roduction of IJEARs. on tho other hand, is less certain. We believeotaleic produced and that it is unlikely that any new BEAR bombers have Continued activity at the 8EAR factory is probably accounted for by producUon of the CLEAT transport and by two consecutive major modifications ofBEARs, the first to correct defects ln the aircraft and the second to fit them forof air-to-surf ace missiles. Theactivity at BEAR bases, together with some other bits of evidence, can be interpreted to mean that production continued and that there are somewhat larger numbers of BEARs in operational units than we have estimated. However, it Is much more likely that theunit activity results from theto BEAR bases of additional BADGER jet medium bombers in aboutome number of BADGERs has always been present In Soviet heavy bomber units, apparently to perform ECM. decoy, and other supporting missions in conjunction with heavy bomber strikes. We therefore continue to estimate that the most probable number of BEARs ln operational unitsut do not exclude the possibilityew additional BEARs In units at the present time.1

resent Soviet strength In BISONs and BEARs will probably be maintainedear

The Assistant Chief of Staff., USAF. concurs In the estimate that BISON producUonuntil aboutut believes that the tolal of BU^Ns produced Is moro probablyircraft. He does not concur ln the esUmate lhat BEAR producUon ceasedather, he believes that the evidence indicates that BEARcoiiUnuednd that at least SO BEARs were produced. lie further believes that Increased activity at Long Range AvlaUoo heavy bomber bases and other direct evidenceotallflONa andEARs In operaUonal units at the present time.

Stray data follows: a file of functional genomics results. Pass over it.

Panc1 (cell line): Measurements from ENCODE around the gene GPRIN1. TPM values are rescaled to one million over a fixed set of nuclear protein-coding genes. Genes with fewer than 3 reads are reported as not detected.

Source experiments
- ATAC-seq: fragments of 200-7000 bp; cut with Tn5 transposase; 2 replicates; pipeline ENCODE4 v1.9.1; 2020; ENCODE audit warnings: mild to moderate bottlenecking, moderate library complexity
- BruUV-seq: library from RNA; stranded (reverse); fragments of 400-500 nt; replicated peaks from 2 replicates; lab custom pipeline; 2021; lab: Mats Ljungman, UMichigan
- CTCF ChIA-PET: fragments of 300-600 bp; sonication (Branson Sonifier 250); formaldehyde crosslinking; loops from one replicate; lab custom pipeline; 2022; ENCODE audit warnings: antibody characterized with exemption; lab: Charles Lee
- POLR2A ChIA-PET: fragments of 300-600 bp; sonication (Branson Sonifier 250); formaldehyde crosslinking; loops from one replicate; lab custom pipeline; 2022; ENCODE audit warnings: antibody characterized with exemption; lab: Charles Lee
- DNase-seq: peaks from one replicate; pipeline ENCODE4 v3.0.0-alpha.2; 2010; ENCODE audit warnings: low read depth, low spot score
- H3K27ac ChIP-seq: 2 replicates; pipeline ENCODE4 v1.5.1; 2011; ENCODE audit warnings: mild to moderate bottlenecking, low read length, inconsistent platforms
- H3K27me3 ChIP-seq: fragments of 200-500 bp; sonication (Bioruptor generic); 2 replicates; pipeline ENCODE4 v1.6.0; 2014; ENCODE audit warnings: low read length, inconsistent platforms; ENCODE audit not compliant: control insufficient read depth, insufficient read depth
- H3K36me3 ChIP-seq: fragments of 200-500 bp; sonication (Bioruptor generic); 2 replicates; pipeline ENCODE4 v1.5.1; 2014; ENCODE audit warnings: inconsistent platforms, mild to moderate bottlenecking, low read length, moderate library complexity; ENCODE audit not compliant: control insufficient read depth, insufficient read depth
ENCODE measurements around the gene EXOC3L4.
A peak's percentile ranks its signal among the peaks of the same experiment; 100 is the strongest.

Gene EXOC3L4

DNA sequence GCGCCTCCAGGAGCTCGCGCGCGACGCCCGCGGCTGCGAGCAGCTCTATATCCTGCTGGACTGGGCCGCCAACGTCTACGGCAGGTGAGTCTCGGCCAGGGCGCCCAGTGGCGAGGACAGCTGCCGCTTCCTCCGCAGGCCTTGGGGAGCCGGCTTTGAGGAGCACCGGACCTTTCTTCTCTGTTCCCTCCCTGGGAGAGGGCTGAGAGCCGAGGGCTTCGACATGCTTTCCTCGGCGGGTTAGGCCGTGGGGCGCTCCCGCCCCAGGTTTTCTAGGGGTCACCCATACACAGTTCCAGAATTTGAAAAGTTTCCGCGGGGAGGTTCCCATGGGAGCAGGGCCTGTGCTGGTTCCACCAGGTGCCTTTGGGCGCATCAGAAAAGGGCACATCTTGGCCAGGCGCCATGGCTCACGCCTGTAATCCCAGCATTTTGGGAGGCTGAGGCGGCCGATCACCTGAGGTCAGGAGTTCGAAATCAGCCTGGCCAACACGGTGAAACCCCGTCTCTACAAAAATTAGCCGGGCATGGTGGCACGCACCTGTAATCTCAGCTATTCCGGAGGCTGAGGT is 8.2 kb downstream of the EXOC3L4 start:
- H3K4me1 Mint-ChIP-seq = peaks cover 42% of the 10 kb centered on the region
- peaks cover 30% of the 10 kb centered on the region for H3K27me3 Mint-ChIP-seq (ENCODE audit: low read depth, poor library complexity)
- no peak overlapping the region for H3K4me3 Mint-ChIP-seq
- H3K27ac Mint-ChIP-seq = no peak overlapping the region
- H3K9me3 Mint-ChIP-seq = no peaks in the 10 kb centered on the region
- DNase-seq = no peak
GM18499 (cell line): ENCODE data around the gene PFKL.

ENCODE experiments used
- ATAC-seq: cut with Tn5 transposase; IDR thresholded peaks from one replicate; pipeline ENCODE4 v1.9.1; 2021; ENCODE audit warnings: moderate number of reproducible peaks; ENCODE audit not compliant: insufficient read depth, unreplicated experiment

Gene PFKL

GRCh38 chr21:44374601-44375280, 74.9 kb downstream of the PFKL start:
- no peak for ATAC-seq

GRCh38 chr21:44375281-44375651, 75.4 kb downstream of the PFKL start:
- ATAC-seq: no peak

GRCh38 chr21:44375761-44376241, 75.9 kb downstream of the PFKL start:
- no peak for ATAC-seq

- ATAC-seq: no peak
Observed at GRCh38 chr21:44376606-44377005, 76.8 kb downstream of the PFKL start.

or so and then decline graduallyesult of normal attrition. There continues to be no good evidenceoviet Intention to series produce the BOUNDER or any other follow-on heavy bomber, although research and development in new heavy bomberscontinues. Thereossibilityew such aircraft will be In units In thebout half of the BEAR force has now been modified toir-to-surf ace missiles for standoffon land targets, and we believe thatall operational BEARs will have been so modified by There is no evidence that BISONs have been equipped for alr-to-surfacc missile delivery.

BADGER medium bomber strength in Long Range Aviation was reduced byircraft in the last two years It will probably continue to decline, but by thconsiderable portion of the medium bomber force is likely to be supersonic "dash" BLINDERs, some of them probably equipped for standoff missile delivery. Although the rridence Is inconclusive, we believe that BLINDERs are now beginning to enterunits.

The table below projects the trends in Long Range Aviation over the next five years, on our assumptions that the Soviets make no drastic policy changes and that the forceto comprise presently-known aircraft types. In addition to the medium bombers shown in the table, the USSR now hasuch aircraft In Naval Aviation and will probably haven thes. the bulk of them BADGERs but probablysome BLINDERs.

' Thc Assistant Chief of Staff, intelligence, USAF. believes. In consideration of continued Soviet re. search and development in new bombers and other relevant factors, that the USSR will probablya new heavy bomber Into the

Strength of Soviet long Range Avialion

1 Jan-



* . .



' BISON and BADGER figures Include aircraft fitted aa tankers. These are available In all BISON uniu aod In aboutercent of thc BADOER unit*.